Neural networks—both natural and artificial, are characterized by two kinds of dynamics. The first one is concerned with what we would call “learning dynamics”. The second one is the intrinsic dynamics of the neural network viewed as a dynamical system after the weights have been established via learning. The chapter deals with the second kind of dynamics. More precisely, since the emergent computational capabilities of a recurrent neural network can be achieved provided it has suitable dynamical properties when viewed as a system with several equilibria, the chapter deals with those qualitative properties connected to the achievement of such dynamical properties as global asymptotics and gradient-like behavior. In the case of the neural networks with delays, these aspects are reformulated in accordance with the state of the art of the theory of time delay dynamical systems.
Neural networks are computing devices for Artificial Intelligence (AI) belonging to the class of learning machines (with the special mention that learning is viewed at the sub-symbolic level). The basic feature of the neural networks is the interconnection of some simple computing elements in a very dense network and this gives the so-called collective emergent computing capabilities. The simple computing element is here the neuron or, more precisely, the artificial neuron – a simplified model of the biological neuron.
Artificial Neural Networks structures are broadly classified into two main classes: recurrent and non-recurrent networks. We shall focus on the class of recurrent neural networks (RNN). Due to the cyclic interconnections between the neurons, RNNs are dynamical nonlinear systems displaying some very rich temporal and spatial qualitative behaviors: stable and unstable fixed points, periodic, almost periodic or chaotic behaviors. This fact makes RNN applicable for modeling some cognitive functions such as associative memories, unsupervised learning, self-organizing maps and temporal reasoning.
The mathematical models of neural networks arise both from the modeling of some behaviors of biological structures or from the necessity of Artificial Intelligence to consider some structures which solve certain tasks. None of these two cases has as primary aim stability aspects and a “good” qualitative behavior. On the other hand, these properties are necessary and therefore important for the network to achieve its functional purpose that may be defined as “global pattern formation”. It thus follows that any AI device, in particular a neural network, has to be checked a posteriori (i.e. after the functional design) for its properties as a dynamical system, and this analysis is performed on its mathematical model.
A common feature of various RNN (automatic classifiers, associative memories, cellular neural networks) is that they are all nonlinear dynamical systems with multiple equilibria. In fact it is exactly the equilibria multiplicity that gives to all AI devices their computational and learning capabilities. As pointed out in various reference books, satisfactory operation of a neural network (as well as of other AI devices) requires its evolution towards those equilibria that are significant in the application.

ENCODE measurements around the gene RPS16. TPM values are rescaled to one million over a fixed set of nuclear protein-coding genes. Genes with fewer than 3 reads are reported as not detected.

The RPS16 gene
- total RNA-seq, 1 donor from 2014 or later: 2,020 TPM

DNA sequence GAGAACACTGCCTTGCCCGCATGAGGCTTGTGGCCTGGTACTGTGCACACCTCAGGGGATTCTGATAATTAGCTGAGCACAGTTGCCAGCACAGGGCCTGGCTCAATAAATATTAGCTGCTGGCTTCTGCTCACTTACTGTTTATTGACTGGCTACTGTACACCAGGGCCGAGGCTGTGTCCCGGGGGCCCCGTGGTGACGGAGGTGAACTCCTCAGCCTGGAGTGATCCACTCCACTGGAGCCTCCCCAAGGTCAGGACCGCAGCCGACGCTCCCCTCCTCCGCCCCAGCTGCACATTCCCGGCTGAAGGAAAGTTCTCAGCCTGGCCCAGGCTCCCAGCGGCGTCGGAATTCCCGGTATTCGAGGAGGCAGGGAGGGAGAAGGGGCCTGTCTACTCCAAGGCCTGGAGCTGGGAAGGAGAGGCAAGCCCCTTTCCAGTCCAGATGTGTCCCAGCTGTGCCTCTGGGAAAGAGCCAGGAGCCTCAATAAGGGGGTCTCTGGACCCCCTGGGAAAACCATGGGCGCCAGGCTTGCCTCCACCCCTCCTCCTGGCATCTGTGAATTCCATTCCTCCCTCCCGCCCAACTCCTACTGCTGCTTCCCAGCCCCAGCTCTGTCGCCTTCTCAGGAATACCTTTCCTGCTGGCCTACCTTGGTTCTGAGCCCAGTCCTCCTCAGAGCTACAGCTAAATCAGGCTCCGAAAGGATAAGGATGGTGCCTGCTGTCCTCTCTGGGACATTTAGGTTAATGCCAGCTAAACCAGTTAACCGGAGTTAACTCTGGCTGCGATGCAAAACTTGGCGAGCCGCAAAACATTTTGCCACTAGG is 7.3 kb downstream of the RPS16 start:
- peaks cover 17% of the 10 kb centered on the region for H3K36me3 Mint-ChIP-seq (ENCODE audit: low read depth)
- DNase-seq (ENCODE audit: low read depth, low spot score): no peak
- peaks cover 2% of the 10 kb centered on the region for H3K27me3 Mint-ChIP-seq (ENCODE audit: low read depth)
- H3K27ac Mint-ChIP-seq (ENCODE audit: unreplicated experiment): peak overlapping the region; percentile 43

Let us remark here that if a system has several isolated equilibria this does not mean that all these equilibria are stable – they may be also unstable. This fact leads to the necessity of a qualitative analysis of the system’s properties. Since there are important both the local stability of each equilibrium point and also (or more) the global behavior of the entire network, we shall discuss here RNN within the frameworks of the Stability Theory and the Theory of Systems with Several Equilibria.
The chapter is organized as follow. The Background section starts with a presentation of RNN from the point of view of those dynamic properties (specific to the systems with several equilibria), which make them desirable for modeling the associative memories. Next, there are provided the definitions and the basic results of the Theory of Systems with Several Equilibria, discussing these tools related to the Artificial Intelligence domain requirements. The main section consists of two parts. In the first part it is presented the basic tool for analyzing the desired qualitative properties for RNN as systems with multiple equilibria. The second part deals with the effect of time-delays on the dynamics of RNN. Moreover, one will consider here the time-delay RNN under forcing stimuli that have to be “reproduced”(synchronization). The chapter ends with Conclusions and comments on Future trends and Future research directions. Additional reading is finally suggested.